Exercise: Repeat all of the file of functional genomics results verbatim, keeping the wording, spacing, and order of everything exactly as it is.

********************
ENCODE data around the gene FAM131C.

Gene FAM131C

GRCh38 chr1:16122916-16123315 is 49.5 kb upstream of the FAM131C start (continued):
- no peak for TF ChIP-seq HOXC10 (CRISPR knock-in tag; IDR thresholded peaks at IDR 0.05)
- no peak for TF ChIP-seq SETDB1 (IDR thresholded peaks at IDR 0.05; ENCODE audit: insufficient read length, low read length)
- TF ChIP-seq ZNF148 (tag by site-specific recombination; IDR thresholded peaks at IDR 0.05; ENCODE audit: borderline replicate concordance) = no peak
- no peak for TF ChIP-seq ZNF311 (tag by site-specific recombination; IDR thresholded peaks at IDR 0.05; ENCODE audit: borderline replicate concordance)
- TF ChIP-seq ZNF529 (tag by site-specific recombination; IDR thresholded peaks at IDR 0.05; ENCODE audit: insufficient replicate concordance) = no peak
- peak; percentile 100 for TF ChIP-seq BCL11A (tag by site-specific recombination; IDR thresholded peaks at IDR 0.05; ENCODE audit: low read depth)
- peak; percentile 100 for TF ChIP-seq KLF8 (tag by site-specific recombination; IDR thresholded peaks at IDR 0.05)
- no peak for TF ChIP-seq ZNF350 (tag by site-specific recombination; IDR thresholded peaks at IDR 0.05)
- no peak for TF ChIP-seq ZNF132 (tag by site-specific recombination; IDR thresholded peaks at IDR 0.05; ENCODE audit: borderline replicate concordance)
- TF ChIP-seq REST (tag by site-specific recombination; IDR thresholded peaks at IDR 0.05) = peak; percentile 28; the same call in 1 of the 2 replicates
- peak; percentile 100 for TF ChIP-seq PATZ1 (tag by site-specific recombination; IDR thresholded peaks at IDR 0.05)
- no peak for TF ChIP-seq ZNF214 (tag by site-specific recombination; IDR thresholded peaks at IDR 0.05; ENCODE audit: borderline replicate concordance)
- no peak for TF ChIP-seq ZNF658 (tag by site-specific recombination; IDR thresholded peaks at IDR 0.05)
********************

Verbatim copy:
ENCODE data around the gene FAM131C.

Gene FAM131C

GRCh38 chr1:16122916-16123315 is 49.5 kb upstream of the FAM131C start (continued):
- no peak for TF ChIP-seq HOXC10 (CRISPR knock-in tag; IDR thresholded peaks at IDR 0.05)
- no peak for TF ChIP-seq SETDB1 (IDR thresholded peaks at IDR 0.05; ENCODE audit: insufficient read length, low read length)
- TF ChIP-seq ZNF148 (tag by site-specific recombination; IDR thresholded peaks at IDR 0.05; ENCODE audit: borderline replicate concordance) = no peak
- no peak for TF ChIP-seq ZNF311 (tag by site-specific recombination; IDR thresholded peaks at IDR 0.05; ENCODE audit: borderline replicate concordance)
- TF ChIP-seq ZNF529 (tag by site-specific recombination; IDR thresholded peaks at IDR 0.05; ENCODE audit: insufficient replicate concordance) = no peak
- peak; percentile 100 for TF ChIP-seq BCL11A (tag by site-specific recombination; IDR thresholded peaks at IDR 0.05; ENCODE audit: low read depth)
- peak; percentile 100 for TF ChIP-seq KLF8 (tag by site-specific recombination; IDR thresholded peaks at IDR 0.05)
- no peak for TF ChIP-seq ZNF350 (tag by site-specific recombination; IDR thresholded peaks at IDR 0.05)
- no peak for TF ChIP-seq ZNF132 (tag by site-specific recombination; IDR thresholded peaks at IDR 0.05; ENCODE audit: borderline replicate concordance)
- TF ChIP-seq REST (tag by site-specific recombination; IDR thresholded peaks at IDR 0.05) = peak; percentile 28; the same call in 1 of the 2 replicates
- peak; percentile 100 for TF ChIP-seq PATZ1 (tag by site-specific recombination; IDR thresholded peaks at IDR 0.05)
- no peak for TF ChIP-seq ZNF214 (tag by site-specific recombination; IDR thresholded peaks at IDR 0.05; ENCODE audit: borderline replicate concordance)
- no peak for TF ChIP-seq ZNF658 (tag by site-specific recombination; IDR thresholded peaks at IDR 0.05)